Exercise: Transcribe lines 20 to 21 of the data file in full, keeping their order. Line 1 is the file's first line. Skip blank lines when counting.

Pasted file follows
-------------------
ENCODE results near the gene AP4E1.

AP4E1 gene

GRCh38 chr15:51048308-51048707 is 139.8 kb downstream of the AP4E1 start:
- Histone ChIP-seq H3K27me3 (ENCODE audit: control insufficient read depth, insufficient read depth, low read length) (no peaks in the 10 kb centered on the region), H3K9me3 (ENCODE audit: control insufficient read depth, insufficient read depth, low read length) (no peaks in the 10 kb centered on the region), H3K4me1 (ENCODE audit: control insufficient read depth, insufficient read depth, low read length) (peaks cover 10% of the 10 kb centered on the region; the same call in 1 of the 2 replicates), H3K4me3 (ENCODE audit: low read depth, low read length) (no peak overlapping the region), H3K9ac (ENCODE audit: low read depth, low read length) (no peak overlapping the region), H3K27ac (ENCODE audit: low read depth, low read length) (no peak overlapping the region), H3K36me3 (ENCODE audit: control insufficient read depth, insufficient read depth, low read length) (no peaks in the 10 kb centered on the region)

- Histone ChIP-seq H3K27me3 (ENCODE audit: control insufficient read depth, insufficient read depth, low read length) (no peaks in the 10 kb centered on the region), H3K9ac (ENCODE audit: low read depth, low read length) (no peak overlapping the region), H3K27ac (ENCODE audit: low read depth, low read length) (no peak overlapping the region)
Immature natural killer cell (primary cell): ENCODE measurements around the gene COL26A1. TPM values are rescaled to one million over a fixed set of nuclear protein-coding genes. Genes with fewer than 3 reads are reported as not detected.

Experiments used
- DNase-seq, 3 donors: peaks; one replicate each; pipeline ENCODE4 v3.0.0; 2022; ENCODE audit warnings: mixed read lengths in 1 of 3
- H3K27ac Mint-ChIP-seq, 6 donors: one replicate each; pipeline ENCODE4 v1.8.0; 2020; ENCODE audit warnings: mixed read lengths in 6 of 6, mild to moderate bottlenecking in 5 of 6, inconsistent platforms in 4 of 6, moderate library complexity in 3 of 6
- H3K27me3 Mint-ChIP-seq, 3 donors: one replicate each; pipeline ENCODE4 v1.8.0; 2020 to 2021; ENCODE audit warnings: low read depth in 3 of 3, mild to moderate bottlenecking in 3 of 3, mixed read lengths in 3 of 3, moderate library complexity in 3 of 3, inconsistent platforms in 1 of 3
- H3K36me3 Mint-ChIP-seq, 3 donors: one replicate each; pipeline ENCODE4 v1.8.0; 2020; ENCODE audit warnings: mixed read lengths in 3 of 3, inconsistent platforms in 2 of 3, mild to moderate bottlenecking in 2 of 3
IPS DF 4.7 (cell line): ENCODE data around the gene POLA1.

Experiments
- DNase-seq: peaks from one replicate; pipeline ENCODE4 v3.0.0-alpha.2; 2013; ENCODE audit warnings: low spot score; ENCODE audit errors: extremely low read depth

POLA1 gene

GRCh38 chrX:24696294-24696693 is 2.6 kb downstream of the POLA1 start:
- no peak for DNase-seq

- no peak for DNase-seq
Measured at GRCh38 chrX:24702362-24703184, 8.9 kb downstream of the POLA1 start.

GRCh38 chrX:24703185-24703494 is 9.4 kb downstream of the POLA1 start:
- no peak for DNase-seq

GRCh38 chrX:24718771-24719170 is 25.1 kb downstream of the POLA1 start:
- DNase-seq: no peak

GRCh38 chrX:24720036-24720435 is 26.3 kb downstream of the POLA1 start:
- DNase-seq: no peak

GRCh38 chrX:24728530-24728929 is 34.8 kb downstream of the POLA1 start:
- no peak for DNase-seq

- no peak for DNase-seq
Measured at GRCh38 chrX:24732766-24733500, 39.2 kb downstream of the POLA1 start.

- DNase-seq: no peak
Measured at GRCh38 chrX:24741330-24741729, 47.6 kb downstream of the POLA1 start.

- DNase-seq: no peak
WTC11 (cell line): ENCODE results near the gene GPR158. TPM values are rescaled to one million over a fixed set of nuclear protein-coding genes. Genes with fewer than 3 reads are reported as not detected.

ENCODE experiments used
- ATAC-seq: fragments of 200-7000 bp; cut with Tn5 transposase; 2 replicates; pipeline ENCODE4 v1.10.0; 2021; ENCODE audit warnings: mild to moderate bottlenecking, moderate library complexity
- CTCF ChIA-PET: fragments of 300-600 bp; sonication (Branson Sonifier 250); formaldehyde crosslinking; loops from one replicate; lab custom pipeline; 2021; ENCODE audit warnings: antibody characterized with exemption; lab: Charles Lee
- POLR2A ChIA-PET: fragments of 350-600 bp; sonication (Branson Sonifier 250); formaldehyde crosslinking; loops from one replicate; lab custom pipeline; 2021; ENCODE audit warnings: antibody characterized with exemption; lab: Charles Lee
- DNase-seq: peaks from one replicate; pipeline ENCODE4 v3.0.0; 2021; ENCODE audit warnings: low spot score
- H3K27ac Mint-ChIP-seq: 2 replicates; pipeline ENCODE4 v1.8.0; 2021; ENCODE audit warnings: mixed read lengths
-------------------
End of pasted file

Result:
GRCh38 chrX:24703185-24703494 is 9.4 kb downstream of the POLA1 start:
- no peak for DNase-seq